By 1820 more than 750,000 black women were forced to work as slaves.
Most toiled on plantations, but some worked long hours in cotton mills. A few dug canals or hauled carts in the mines.
In 1800 Nancy Prosser helped her husband, Gabriel, plan a large revolt of slaves near Richmond, Virginia, but some slave owners found out and stopped the uprising.
In the 1850s Sojourner Truth and other black women published “slave narratives,” telling of their experiences.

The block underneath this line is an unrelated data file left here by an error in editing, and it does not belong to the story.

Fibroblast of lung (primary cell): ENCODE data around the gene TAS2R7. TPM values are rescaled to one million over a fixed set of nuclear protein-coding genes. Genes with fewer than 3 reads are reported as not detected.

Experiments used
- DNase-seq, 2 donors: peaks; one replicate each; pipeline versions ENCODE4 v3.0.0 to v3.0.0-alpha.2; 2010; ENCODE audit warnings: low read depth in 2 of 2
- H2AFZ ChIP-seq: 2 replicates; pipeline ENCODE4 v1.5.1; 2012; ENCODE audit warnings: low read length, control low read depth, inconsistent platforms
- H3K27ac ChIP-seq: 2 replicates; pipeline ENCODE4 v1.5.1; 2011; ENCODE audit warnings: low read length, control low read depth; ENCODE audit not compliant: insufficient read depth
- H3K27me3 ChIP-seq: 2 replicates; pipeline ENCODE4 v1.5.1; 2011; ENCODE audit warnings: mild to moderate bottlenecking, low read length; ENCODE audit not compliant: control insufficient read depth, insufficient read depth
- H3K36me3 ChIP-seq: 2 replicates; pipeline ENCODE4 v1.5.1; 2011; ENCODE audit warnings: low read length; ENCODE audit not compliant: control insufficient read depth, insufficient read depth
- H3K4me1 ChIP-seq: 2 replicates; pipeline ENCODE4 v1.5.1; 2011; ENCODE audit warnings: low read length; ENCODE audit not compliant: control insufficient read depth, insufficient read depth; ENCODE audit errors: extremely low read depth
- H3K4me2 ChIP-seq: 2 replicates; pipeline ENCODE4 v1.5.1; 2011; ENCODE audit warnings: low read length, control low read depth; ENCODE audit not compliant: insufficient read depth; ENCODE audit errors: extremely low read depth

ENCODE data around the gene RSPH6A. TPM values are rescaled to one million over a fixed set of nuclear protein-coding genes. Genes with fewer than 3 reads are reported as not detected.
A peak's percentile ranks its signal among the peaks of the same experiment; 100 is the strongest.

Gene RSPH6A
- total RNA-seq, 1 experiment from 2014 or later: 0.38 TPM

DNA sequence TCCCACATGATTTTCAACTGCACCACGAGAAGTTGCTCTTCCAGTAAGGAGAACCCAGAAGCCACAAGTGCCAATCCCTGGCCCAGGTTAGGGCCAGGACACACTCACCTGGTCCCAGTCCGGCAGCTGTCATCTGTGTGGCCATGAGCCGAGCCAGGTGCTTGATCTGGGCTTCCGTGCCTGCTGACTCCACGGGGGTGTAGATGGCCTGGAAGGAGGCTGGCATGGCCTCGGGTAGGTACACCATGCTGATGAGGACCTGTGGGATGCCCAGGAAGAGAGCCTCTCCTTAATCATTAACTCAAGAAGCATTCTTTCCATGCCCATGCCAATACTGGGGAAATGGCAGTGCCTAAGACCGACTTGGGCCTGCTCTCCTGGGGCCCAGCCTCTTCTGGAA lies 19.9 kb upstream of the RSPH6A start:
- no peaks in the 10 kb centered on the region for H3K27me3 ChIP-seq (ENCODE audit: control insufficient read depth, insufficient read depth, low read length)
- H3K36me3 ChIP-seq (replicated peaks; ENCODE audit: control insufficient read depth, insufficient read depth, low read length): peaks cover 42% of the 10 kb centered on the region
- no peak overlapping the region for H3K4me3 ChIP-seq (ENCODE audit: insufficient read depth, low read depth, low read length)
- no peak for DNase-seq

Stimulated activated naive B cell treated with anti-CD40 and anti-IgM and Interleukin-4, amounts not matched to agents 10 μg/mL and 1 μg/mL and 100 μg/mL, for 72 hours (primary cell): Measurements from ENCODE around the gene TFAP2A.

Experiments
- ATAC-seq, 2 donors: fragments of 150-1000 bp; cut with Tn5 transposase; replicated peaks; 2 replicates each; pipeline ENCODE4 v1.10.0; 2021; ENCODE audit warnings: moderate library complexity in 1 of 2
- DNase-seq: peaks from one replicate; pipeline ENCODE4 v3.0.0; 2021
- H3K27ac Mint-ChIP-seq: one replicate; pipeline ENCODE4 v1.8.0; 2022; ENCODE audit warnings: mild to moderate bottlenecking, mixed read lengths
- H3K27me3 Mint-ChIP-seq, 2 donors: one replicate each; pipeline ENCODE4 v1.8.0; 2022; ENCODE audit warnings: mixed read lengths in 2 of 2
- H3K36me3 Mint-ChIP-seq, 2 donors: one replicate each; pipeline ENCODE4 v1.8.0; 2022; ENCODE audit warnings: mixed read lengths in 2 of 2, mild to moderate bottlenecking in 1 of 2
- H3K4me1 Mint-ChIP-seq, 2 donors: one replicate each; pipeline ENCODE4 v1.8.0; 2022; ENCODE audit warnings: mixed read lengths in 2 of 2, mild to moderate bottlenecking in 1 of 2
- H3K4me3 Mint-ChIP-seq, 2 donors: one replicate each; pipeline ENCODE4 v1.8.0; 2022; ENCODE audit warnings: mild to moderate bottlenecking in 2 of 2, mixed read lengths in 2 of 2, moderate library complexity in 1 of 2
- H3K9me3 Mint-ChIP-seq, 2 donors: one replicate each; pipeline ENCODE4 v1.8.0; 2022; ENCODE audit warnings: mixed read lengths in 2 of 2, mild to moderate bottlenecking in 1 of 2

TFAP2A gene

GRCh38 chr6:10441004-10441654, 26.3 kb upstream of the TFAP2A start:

Mary Ann Shadd (later Cary) put out a manual encouraging slaves to flee to Canada and in 1853 became the first African American woman editor, of the Canadian paper Provincial Freeman.
Anti-slavery lecturer Frances Ellen Watkins (later Harper) spoke out for abolition in articles and moving poems, such as “The Slave Mother.”